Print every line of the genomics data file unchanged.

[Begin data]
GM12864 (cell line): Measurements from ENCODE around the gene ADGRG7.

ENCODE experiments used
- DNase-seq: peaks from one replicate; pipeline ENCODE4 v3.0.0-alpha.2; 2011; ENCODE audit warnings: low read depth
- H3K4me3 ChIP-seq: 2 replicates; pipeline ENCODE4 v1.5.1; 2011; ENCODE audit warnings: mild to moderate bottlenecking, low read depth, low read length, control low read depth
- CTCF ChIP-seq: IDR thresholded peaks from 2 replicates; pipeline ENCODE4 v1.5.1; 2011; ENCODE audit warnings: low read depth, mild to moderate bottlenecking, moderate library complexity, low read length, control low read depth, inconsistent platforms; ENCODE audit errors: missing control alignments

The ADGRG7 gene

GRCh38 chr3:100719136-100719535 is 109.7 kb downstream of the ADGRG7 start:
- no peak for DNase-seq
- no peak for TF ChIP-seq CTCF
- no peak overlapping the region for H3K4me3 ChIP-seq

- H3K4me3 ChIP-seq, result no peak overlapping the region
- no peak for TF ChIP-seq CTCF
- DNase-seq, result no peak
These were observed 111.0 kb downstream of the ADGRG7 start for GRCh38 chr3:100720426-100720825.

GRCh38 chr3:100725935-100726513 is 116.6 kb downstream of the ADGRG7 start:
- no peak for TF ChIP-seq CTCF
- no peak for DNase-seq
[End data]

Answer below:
GM12864 (cell line): Measurements from ENCODE around the gene ADGRG7.

ENCODE experiments used
- DNase-seq: peaks from one replicate; pipeline ENCODE4 v3.0.0-alpha.2; 2011; ENCODE audit warnings: low read depth
- H3K4me3 ChIP-seq: 2 replicates; pipeline ENCODE4 v1.5.1; 2011; ENCODE audit warnings: mild to moderate bottlenecking, low read depth, low read length, control low read depth
- CTCF ChIP-seq: IDR thresholded peaks from 2 replicates; pipeline ENCODE4 v1.5.1; 2011; ENCODE audit warnings: low read depth, mild to moderate bottlenecking, moderate library complexity, low read length, control low read depth, inconsistent platforms; ENCODE audit errors: missing control alignments

The ADGRG7 gene

GRCh38 chr3:100719136-100719535 is 109.7 kb downstream of the ADGRG7 start:
- no peak for DNase-seq
- no peak for TF ChIP-seq CTCF
- no peak overlapping the region for H3K4me3 ChIP-seq

- H3K4me3 ChIP-seq, result no peak overlapping the region
- no peak for TF ChIP-seq CTCF
- DNase-seq, result no peak
These were observed 111.0 kb downstream of the ADGRG7 start for GRCh38 chr3:100720426-100720825.

GRCh38 chr3:100725935-100726513 is 116.6 kb downstream of the ADGRG7 start:
- no peak for TF ChIP-seq CTCF
- no peak for DNase-seq